Saudi Arabia has barred Yemen’s president, along with his sons, ministers and military officials, from returning home for months. The officials said the ban was prompted by enmity between President Abd-Rabbu Mansour Hadi and the United Arab Emirates, which is part of the Saudi-led coalition against Houthi rebels and has come to dominate southern Yemen, the portion of the country not under rebel control. Hadi and much of his government have been in the Saudi capital Riyadh for most of the war. Saudi Arabia and the UAE are the two main pillars of the coalition, which is ostensibly defending Hadi’s government and is battling the Shia rebels, known as Houthis. The coalition has waged an air campaign against the rebels since 2015, and the UAE has a strong military presence in southern Yemen – but the Houthis still control the north. Yemenis denounce Saudi siege as ‘collective punishment’ Saudi Arabia intensified its blockade on Yemen on Sunday, closing land crossings and all traffic to Yemen’s air and sea ports. A UN agency warned ships to depart Houthi-controlled ports, and flights to the only functioning airports in southern Yemen were cancelled. As night fell, prices of fuel hiked in Sanaa, with some petrol stations closed, and drivers queued to fill their tanks, fearing worsening fuel shortage. The coalition move came after the Houthis fired a missile towards Riyadh, their deepest strike into the Kingdom. Hadi’s inability to get back to southern Yemen underscores the president’s loss of authority – even in the south that is nominally under his administration. Two other Yemeni officials confirmed that Hadi, his sons and several ministers with him in Riyadh have been prevented from going to Yemen. They spoke on condition of anonymity because they were not authorised to discuss the situation. Coalition Spokesman Colonel Turki al-Malaki referred any questions related to Hadi to his own office and government. Attempts to reach Yemen’s foreign minister and government spokesman were unsuccessful.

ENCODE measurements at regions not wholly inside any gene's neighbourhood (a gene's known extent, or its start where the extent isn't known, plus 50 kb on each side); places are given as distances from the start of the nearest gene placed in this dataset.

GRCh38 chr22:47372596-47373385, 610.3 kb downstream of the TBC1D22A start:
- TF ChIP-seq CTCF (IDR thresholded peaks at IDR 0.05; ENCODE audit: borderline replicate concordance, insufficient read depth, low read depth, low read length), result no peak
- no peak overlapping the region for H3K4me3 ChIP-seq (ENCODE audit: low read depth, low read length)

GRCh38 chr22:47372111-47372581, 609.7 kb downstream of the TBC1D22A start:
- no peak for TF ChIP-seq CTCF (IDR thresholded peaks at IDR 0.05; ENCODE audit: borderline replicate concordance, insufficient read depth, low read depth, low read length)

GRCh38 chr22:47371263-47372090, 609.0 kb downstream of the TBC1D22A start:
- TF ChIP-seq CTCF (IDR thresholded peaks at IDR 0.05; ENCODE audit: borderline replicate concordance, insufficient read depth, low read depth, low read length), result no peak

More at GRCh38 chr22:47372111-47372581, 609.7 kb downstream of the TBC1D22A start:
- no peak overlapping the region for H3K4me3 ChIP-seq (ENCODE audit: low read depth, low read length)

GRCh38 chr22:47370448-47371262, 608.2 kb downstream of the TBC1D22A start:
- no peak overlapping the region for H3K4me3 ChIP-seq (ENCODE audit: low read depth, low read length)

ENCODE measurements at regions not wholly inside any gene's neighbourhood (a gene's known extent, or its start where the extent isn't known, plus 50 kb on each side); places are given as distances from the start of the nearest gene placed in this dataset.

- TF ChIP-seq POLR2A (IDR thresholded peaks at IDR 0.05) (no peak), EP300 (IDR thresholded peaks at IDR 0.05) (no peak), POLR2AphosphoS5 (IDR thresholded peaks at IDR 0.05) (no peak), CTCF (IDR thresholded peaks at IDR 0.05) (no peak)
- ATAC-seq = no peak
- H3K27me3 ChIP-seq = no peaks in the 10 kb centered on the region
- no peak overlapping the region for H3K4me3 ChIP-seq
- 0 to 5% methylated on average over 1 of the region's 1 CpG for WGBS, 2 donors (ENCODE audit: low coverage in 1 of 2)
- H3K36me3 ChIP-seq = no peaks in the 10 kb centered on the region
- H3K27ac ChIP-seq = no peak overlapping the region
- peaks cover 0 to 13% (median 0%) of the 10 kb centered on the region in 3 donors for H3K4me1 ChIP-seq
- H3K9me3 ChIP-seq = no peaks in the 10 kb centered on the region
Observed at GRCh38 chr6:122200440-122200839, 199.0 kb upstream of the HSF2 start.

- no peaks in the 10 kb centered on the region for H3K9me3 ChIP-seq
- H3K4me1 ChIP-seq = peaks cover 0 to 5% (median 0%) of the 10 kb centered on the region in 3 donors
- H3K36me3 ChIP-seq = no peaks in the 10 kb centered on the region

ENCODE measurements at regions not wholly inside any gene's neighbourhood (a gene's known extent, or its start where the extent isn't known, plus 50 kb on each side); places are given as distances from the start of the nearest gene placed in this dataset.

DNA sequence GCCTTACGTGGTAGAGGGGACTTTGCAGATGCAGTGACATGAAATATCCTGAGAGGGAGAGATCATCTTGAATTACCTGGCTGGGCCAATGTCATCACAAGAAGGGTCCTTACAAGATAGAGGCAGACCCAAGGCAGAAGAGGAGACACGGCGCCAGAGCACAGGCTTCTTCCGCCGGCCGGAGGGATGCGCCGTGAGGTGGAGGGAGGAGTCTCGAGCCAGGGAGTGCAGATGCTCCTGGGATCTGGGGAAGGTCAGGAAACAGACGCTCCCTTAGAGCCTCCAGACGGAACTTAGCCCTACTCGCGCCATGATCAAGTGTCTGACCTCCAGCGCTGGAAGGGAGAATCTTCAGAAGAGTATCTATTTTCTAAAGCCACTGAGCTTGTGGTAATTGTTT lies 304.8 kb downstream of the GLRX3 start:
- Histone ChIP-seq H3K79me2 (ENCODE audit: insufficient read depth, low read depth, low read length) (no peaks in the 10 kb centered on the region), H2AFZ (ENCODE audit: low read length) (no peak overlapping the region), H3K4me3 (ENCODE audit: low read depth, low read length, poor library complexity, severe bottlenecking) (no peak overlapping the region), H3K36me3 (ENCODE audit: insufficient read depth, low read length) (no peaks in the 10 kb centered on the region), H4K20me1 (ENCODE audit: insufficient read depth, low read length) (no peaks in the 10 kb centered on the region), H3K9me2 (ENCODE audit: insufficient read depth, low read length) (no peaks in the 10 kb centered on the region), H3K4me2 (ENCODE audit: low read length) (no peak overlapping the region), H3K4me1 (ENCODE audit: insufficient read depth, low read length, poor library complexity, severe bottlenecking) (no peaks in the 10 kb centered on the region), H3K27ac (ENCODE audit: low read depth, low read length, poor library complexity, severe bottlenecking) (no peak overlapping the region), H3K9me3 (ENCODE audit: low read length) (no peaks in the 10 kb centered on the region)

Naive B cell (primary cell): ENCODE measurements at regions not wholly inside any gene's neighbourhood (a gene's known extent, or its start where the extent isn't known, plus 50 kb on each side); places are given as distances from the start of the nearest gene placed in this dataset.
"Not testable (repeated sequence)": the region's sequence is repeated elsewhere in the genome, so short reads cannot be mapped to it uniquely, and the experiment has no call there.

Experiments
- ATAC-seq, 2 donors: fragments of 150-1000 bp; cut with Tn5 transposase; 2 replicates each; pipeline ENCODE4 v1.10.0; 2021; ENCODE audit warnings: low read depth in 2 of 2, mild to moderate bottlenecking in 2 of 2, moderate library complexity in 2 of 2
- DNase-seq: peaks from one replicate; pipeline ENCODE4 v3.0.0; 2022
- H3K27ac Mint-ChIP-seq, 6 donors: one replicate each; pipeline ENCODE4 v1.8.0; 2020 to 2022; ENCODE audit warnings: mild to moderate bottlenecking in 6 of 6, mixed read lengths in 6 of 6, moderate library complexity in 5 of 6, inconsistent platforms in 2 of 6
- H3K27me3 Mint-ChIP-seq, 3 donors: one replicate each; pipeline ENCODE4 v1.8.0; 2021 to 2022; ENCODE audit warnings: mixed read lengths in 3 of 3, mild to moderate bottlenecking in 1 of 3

Usually, when people talk about Saudi Arabia and its hegemonic policies, we tend to relate to